The Central Intelligence Agency (CIA) has started closing down its bases in Afghanistan, in the wake of US withdrawal from Afghanistan in 2014, The Washington Post reported.
The war on terror has transformed CIA from an intelligence agency to a counter terrorism force with its own prison holding facilities, paramilitary teams and predator drones.
The withdrawal represents a turning point for the agency, as CIA would be able to shift its resources to other more troubled region. US plan to reduce the CIA installation in Afghanistan to as few as six over the period of next two years.
According to senior US officials, the reductions are overdue as the threats posed by the al Qaeda in the region have diminished.
The priorities for the CIA have shifted from Al Qaeda based threats to monitoring developments in the Middle East. Recently, the CIA director John O. Brennan has also expressed a desire to shift the agency’s focus back on the traditional espionage.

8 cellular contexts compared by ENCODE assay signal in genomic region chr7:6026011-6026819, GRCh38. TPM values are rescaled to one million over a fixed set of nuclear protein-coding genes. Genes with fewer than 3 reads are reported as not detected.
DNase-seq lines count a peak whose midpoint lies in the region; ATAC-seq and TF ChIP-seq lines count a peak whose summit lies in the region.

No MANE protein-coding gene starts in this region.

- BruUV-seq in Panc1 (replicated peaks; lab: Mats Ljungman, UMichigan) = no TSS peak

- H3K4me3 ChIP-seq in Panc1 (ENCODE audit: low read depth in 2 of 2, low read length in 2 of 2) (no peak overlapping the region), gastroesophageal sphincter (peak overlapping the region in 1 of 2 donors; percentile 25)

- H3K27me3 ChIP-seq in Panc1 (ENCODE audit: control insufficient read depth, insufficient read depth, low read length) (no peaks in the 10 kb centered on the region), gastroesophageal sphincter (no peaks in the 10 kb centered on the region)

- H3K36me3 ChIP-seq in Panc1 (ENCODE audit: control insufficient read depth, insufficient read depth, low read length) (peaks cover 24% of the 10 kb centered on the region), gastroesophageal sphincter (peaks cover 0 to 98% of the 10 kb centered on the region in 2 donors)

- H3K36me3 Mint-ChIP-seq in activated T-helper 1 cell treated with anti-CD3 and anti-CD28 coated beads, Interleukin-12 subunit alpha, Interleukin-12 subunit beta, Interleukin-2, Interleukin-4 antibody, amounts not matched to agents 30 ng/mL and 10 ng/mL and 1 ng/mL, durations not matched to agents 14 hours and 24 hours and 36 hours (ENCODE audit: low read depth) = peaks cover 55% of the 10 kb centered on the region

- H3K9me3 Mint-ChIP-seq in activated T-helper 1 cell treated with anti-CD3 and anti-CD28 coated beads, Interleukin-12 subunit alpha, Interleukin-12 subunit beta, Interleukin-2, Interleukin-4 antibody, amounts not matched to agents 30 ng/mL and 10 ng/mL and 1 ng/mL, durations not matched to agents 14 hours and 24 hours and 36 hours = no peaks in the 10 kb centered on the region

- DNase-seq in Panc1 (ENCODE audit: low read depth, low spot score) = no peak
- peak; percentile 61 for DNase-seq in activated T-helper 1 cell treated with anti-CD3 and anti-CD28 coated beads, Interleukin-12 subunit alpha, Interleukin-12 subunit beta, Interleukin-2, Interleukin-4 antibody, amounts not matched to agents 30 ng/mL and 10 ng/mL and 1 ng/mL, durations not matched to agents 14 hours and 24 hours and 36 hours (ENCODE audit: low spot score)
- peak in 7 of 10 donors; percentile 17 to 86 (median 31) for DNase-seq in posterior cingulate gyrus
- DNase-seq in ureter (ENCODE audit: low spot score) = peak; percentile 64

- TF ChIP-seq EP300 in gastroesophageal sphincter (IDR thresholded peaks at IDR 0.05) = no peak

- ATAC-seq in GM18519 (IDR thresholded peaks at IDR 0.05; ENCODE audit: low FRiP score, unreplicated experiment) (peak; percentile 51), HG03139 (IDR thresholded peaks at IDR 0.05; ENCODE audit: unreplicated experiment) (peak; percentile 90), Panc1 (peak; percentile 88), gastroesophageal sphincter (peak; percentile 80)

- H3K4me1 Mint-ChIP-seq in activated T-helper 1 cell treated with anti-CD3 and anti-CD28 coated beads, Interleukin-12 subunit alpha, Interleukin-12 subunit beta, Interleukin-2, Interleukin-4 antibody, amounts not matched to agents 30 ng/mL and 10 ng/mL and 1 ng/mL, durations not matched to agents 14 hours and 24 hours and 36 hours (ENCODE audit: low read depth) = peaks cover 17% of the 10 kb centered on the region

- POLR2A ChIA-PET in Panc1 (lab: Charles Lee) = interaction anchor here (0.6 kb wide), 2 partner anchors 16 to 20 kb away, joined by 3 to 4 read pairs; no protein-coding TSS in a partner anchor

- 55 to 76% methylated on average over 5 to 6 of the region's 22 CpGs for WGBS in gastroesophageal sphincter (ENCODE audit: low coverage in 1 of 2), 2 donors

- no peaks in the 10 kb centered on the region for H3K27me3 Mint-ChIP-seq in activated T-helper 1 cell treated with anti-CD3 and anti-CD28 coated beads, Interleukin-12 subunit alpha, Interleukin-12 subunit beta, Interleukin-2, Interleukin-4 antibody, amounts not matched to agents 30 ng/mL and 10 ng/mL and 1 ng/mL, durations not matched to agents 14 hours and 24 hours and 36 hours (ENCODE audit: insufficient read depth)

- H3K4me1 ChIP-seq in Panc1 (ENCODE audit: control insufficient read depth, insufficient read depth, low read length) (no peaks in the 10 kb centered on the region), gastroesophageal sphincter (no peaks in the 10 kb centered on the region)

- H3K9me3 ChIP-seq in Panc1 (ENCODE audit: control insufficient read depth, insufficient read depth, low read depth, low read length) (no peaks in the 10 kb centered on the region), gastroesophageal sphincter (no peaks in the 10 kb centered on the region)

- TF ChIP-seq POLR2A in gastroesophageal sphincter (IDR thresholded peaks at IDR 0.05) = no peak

“When we look at post-2014, how does the threat in Afghanistan and Pakistan measure against the threat in North Africa and Yemen?” said a senior administration official who spoke on
the condition of anonymity to discuss government deliberations. “Shouldn’t our resources reflect that?”
According to the US officials the CIA is expected to maintain a footprint in the region even after the withdrawal, with a station in Kabul, as well as fleet of armed drones that will continue to patrol the Pak-Afghan border.
The withdrawal of the CIA depends on how many troops President Obama decides to keep in Afghanistan. Troops are expected to be reduce to as low as 10,000. Recently US administration has signaled that it is also considering a “zero option”.
A full withdrawal of US troops would probably trigger a deeper retrenchment by the CIA, which has relied on US and allied military installations across the country to serve as bases for agency operatives and cover for their spying operations.